For a century Palestinians have been denying and denigrating the Jewish people’s attachment to the Land of Israel even as they’ve been doubling-down on their own fictitious claims to ‘Palestine’ in antiquity and to family lineages in the Holy Land that predate that of the ancient Hebrews.

A former adjunct lecturer of Jewish history at Haifa University, now the creative director at a Tel Aviv advertising agency, decided to poke fun at this absurd situation in which Palestinians reject the historical accuracy of a Hebrew/Jewish presence in the land while simultaneously concocting an essentially fraudulent narrative of their own history.

The literary product is History of the Palestinian People: From Ancient Times to the Modern Era.

It’s a controversial book that’s been dismissed by critics as “snark” and a “puerile joke”. But scores of admiring readers and hundreds of rave reviews catapulted the volume onto Amazon’s bestseller list, where it quickly reached #2 in the Israel and Palestine History category.

It may even have become #1 if Amazon hadn’t removed it after only a couple of days of brisk sales.

[Credit: Arutz Sheva]

A ‘Comprehensive Book’ on Palestinian History Full of Blank Pages

At issue is a new book by Israeli publicist Assaf A. Voll. Featuring for sale on Amazon’s online shopping site two weeks ago, it skyrocketed to the bestseller list becoming a “huge Internet sensation.”

[Assaf Voll | credit: Twitter]

The book was available for purchase for a reasonable $8.88. It was described as the “fruit of many years of research” and proclaimed itself to be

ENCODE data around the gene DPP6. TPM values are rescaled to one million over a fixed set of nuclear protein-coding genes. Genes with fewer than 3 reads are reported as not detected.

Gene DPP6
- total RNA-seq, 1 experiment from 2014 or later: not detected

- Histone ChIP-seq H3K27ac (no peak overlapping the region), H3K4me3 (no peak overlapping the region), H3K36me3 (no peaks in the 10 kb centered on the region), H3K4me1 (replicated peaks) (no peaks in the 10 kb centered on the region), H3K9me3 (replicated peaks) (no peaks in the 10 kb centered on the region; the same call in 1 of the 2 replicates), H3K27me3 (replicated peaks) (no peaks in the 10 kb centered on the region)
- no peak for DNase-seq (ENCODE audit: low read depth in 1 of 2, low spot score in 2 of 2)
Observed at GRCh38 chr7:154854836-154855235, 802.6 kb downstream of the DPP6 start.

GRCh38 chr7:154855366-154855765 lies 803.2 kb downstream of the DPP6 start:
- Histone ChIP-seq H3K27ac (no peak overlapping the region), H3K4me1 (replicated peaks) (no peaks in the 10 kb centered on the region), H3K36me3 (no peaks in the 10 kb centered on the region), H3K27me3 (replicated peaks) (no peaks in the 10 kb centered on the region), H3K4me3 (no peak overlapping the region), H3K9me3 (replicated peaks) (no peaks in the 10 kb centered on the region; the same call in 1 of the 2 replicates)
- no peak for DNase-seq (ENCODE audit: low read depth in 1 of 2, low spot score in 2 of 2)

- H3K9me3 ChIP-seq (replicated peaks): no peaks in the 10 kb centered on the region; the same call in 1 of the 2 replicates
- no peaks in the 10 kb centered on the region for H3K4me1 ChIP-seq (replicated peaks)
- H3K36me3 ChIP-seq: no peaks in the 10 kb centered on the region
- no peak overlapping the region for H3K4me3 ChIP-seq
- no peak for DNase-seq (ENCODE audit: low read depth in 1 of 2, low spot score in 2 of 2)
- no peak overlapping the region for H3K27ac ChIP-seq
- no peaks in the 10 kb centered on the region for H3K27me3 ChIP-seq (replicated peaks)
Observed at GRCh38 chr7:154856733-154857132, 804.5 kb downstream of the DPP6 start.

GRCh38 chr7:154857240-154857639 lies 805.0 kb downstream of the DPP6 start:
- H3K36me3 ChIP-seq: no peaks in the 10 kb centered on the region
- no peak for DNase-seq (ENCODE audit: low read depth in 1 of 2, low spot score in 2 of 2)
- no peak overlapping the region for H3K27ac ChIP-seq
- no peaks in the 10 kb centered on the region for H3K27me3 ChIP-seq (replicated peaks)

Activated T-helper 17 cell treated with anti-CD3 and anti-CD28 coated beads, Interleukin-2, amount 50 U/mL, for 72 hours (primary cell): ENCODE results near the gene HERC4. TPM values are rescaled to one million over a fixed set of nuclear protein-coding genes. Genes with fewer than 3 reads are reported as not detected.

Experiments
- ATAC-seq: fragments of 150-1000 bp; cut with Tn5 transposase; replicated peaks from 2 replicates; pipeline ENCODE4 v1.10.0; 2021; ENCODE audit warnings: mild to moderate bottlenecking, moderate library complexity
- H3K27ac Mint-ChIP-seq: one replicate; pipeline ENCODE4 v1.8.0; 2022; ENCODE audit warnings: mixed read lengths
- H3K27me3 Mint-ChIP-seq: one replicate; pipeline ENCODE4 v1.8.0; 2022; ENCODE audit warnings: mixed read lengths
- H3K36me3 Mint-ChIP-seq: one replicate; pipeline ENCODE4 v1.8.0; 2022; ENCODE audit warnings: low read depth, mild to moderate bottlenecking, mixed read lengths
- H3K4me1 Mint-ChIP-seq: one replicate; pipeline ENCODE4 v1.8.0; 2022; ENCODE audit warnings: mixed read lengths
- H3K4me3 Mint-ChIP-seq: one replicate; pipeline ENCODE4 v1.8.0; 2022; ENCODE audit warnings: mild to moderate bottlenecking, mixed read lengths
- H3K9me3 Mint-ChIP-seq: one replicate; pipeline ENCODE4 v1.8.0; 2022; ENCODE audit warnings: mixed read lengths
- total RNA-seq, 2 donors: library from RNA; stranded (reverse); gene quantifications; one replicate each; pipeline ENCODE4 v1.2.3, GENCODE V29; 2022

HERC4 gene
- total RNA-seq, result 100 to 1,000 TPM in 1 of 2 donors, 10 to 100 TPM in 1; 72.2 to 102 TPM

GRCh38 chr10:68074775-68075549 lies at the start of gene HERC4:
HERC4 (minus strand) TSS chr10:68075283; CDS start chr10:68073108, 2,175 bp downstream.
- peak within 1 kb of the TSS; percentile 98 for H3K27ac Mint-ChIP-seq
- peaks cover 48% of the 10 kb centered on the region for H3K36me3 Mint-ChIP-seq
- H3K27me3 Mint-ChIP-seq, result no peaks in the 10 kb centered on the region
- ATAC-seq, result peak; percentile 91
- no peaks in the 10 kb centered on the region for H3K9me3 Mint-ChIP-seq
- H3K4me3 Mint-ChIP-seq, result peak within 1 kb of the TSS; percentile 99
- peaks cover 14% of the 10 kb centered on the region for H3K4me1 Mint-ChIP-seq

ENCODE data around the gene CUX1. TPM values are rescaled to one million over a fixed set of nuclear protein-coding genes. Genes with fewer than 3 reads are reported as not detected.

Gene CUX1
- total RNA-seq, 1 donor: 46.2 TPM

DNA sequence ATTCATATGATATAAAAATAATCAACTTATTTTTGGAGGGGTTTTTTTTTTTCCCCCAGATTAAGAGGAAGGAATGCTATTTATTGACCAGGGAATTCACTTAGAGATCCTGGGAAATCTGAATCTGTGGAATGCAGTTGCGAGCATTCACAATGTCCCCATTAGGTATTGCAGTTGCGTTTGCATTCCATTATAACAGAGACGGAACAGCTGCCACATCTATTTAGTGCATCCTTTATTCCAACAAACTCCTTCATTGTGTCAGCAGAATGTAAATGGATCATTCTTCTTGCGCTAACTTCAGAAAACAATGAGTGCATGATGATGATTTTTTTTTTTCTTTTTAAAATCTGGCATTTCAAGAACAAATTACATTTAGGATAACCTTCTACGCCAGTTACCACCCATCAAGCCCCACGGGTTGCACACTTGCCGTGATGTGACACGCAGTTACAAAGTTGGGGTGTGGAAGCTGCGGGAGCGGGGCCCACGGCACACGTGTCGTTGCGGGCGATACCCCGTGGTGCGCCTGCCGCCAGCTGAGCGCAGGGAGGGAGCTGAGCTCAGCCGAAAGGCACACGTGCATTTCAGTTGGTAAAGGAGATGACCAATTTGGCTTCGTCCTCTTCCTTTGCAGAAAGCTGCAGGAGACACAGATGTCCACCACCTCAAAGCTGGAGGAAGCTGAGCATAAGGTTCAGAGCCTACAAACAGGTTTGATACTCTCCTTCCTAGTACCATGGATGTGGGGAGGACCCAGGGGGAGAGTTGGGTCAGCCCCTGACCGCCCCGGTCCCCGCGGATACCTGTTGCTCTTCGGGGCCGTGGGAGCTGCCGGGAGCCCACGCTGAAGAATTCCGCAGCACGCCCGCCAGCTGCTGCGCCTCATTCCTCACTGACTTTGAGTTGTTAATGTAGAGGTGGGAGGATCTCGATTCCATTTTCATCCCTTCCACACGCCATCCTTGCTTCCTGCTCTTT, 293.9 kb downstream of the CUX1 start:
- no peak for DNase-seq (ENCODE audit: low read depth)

the most comprehensive and extensive review of some 3,000 years of Palestinian history, with emphasis on the Palestinian people’s unique contribution to the world and to humanity.”

Voll’s book is a fairly long paperback—132 pages in the English language edition and 120 in Hebrew—but it actually makes for a pretty easy and quick read. In fact, in an interview, Voll assures readers that his book is “riveting, a real page-turner” and notes that most readers should be able to “finish it in one sitting.”

That’s because it doesn’t actually have any content.

Every single page is blank.

The only text that appears in the book is the dedication. It’s a quote from the “Seinfeld” TV show character George Constanza: “Just remember, it’s not a lie if you believe it”.

[Credit: Facebook]

Responding to a ‘Flood of Complaints’, Amazon Yanks Voll’s Book

Amazon reportedly removed the book only two days after it was placed on the site. At the time it was yanked, the volume was in high demand.

A History of the Palestinian People ranked #2 in the bestseller category for Israel and Palestine (beating out Michael’s Oren’s seminal book on the Six Day War; several recently published left-leaning books; and even Dan Senor and Saul Singer’s terrific Start-Up Nation: the Story of Israel’s Economic Miracle, which came in at #10).

In the Middle East History category it also rose to the number two spot; and in the All Books category it reached a respectable ranking of #341.

So the book had been doing very well.

But Amazon (“Create Space”) now says that the title has been “retired and is no longer for sale.” Typing the title into Amazon’s search engine also brings up this page:

According to Voll, last week Amazon wrote him that the book was dropped from the site because

During a quality assurance review of your CSP catalogue, we found that your book(s) are resulting in a disappointing customer experience. Indicators of a poor customer experience may include customer refunds and feedback. As a result, the following book(s) have been removed from sale on Amazon.”

The book “evoked a lot of fury” but much of that anger probably wasn’t from a deluge of surprised customers. That’s because anti-Israel organizers reportedly notified followers about the book and encouraged them to write-in to Amazon to complain. According to a Jerusalem Post article covering the story, one example was activists utilizing the website Welcome to Palestine, the self-described “largest online encyclopedia of Palestine.” The website claimed recently that “countless complaints were sent to Amazon.”